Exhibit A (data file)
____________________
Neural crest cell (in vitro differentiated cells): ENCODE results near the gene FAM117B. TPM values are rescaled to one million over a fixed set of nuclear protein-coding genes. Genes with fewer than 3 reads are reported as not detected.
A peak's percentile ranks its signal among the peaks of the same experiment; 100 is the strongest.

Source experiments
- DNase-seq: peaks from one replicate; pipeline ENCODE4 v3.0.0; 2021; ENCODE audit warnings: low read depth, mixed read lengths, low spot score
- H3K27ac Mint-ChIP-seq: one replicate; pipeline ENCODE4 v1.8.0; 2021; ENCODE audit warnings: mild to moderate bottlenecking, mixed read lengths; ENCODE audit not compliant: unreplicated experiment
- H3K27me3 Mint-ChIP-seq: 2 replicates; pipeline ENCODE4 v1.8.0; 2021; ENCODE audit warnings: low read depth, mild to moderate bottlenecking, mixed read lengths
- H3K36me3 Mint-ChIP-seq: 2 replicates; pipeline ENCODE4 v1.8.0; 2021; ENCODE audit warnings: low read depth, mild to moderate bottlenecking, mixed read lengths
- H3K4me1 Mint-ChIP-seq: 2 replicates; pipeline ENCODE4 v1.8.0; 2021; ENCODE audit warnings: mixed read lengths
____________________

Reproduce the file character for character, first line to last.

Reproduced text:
Neural crest cell (in vitro differentiated cells): ENCODE results near the gene FAM117B. TPM values are rescaled to one million over a fixed set of nuclear protein-coding genes. Genes with fewer than 3 reads are reported as not detected.
A peak's percentile ranks its signal among the peaks of the same experiment; 100 is the strongest.

Source experiments
- DNase-seq: peaks from one replicate; pipeline ENCODE4 v3.0.0; 2021; ENCODE audit warnings: low read depth, mixed read lengths, low spot score
- H3K27ac Mint-ChIP-seq: one replicate; pipeline ENCODE4 v1.8.0; 2021; ENCODE audit warnings: mild to moderate bottlenecking, mixed read lengths; ENCODE audit not compliant: unreplicated experiment
- H3K27me3 Mint-ChIP-seq: 2 replicates; pipeline ENCODE4 v1.8.0; 2021; ENCODE audit warnings: low read depth, mild to moderate bottlenecking, mixed read lengths
- H3K36me3 Mint-ChIP-seq: 2 replicates; pipeline ENCODE4 v1.8.0; 2021; ENCODE audit warnings: low read depth, mild to moderate bottlenecking, mixed read lengths
- H3K4me1 Mint-ChIP-seq: 2 replicates; pipeline ENCODE4 v1.8.0; 2021; ENCODE audit warnings: mixed read lengths